Hiring demand also goes in cycles in most local markets. There are times in the cycle when demand for engineers tends to be focused on experience and skill with few inexperienced hires. Due to COVID-19 related business downturns, a lot of local markets are in this stage of their cycles right now. But there are also stages of the cycles where companies are looking for more entry-level engineers to enter their training programs.

Generally speaking it is best to make educational and training choices based both short and long term career needs, and with an eye toward both local job markets AND broader markets one may be applying in over the course of one's career.
 
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  • #9
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If you're a recent grad, why aren't you applying for entry-level positions? That's what your qualified for.
I have, but then those employers who post an entry level engineering position ask me if I have any engineering experience even though it said entry level.
 
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  • #10
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There are other jobs than engineering. When I graduated with a physics degree and saw all my engineering peers get what I considered at the time to be my dream job, I was immediately persuaded to think engineering was the only alternative. I don't even want to be an engineer anymore. From what I hear, engineers are stuck making spread sheets in Excel. Doesn't sound like my cup of tea.

A degree in physics is actually a really good foundation to build upon. It's akin to a degree in math. I would look into careers in data analytics and consulting. One of the consultants I worked with had a degree in sociology. If he can make six figures as a consultant, why can't you? A lot of data analytic jobs are looking for people who know Microsoft Excel and a little bit of programming, which you should already know. The best thing you can do is keep trying and broaden your search.

One mistake I made was not being aware of how hard I would actually have to try to finally get a job. I thought applying to 200 jobs over the coarse of a year meant that there was no hope left for me, but now I consider applying to about 100 per week or more to be an actual effort. I know someone who thought applying to 20 jobs was a lot and gave up. You need to put some serious effort into searching for a job. The people I worked with gave me 600 for their number of applications sent before getting hired. You want to do even more than that, since these are the people you will be competing with.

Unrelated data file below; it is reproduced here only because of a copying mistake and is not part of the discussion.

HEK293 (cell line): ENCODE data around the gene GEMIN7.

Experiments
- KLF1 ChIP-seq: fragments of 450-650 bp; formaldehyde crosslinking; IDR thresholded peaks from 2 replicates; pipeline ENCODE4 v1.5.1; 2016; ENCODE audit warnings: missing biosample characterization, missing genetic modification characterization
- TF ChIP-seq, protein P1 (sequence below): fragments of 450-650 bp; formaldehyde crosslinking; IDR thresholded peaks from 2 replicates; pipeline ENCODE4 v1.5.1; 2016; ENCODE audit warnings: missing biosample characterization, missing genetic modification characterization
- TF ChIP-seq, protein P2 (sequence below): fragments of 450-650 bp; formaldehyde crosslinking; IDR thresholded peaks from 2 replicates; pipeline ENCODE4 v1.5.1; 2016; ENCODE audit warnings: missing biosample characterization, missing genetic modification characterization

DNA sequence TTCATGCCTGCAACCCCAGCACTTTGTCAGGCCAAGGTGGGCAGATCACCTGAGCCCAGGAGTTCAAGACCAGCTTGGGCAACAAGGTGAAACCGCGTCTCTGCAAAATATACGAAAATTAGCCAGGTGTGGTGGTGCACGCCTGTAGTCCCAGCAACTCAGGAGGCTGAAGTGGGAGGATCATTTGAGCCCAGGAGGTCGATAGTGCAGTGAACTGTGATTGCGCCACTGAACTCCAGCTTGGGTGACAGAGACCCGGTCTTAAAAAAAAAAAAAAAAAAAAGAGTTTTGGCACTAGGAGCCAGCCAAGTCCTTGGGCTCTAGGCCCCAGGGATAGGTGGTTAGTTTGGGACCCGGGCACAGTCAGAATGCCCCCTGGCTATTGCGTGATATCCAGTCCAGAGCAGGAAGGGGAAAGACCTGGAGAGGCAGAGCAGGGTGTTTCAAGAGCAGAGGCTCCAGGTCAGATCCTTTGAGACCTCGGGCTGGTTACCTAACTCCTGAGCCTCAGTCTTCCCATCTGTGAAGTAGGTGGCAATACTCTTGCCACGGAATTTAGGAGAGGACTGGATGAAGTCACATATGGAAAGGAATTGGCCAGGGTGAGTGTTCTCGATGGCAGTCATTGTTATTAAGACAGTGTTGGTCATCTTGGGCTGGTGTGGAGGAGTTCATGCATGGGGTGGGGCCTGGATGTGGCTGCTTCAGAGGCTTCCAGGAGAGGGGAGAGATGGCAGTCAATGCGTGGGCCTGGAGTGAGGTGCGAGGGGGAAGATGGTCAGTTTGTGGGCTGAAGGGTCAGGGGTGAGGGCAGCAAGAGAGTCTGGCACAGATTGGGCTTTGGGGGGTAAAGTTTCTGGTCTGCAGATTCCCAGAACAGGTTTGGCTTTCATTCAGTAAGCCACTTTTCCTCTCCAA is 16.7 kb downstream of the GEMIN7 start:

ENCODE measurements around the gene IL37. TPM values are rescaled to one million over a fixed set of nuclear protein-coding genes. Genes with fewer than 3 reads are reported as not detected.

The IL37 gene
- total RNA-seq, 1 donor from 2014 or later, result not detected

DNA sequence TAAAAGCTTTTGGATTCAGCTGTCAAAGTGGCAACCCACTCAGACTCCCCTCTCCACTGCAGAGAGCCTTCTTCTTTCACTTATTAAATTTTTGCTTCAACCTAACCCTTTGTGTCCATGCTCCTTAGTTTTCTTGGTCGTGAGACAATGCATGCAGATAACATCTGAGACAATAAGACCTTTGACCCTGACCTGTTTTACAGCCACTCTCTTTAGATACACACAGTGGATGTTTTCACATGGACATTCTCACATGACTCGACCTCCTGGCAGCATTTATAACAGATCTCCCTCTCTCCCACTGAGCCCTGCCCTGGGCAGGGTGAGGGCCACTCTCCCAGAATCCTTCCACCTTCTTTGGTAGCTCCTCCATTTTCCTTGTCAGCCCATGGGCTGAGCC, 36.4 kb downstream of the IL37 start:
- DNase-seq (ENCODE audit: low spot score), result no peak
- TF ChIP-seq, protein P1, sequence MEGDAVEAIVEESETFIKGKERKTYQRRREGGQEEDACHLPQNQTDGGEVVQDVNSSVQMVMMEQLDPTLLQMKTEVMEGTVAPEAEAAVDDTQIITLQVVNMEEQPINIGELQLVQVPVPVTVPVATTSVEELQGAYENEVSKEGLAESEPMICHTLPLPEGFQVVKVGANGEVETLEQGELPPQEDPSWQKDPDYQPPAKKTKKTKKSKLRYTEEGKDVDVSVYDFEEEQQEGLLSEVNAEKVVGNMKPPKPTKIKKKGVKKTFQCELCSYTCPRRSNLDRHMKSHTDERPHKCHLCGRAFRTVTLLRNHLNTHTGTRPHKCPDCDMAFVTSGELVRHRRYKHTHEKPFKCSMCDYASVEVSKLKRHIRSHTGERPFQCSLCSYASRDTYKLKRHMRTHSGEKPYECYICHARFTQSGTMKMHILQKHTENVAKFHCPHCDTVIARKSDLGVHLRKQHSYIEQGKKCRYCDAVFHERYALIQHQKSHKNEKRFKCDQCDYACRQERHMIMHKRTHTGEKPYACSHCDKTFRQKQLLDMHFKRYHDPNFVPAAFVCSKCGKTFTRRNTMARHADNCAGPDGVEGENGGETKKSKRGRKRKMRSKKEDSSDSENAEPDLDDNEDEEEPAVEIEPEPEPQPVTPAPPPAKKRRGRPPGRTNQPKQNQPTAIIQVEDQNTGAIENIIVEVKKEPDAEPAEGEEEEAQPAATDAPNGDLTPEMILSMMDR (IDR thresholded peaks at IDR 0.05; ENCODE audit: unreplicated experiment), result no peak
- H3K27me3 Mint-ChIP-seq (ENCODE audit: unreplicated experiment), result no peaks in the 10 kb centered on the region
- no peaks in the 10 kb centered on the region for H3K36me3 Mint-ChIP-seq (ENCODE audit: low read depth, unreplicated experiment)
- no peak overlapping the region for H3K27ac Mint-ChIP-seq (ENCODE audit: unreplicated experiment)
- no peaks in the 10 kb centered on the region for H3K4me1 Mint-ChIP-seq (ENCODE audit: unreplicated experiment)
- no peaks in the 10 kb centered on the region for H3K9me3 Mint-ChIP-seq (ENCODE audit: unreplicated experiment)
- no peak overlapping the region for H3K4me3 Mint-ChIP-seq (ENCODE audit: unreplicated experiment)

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  • #11
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Here is one more thing to consider. Out of the hundreds of applications I send out, only a small fraction are actually viewed. So, it might not be that you are unqualified or lacking skills. You may have not been visible to a significant number of employers. You should be looking at this data, which job boards offer for your convenience. It could also be that your resume is not effectively representing your skills and your career goals. It could even be that some of those jobs were canceled, no longer active or any other reason. If you send out 200 applications, but only 10 of those are viewed, then effectively, you've really only applied to 10 jobs.

I recommend ramping up your job search efforts. If you think 200 or 300 jobs is a lot and by that time you should just give up, you're wrong. You should be applying to hundreds of jobs regularly. If you can't find jobs to apply to, you're not looking hard enough.

Note: I am only presenting possibilities based on my own ideas and experience, not hard facts
 
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  • #12
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I have, but then those employers who post an entry level engineering position ask me if I have any engineering experience even though it said entry level.
I think "entry level" can mean anything from fresh grad, early career professional, "fresher" with some experience to early-to-mid career professional. I have found jobs requiring 0-2 years experience. Others requiring no experience at all. I understand the frustration, though.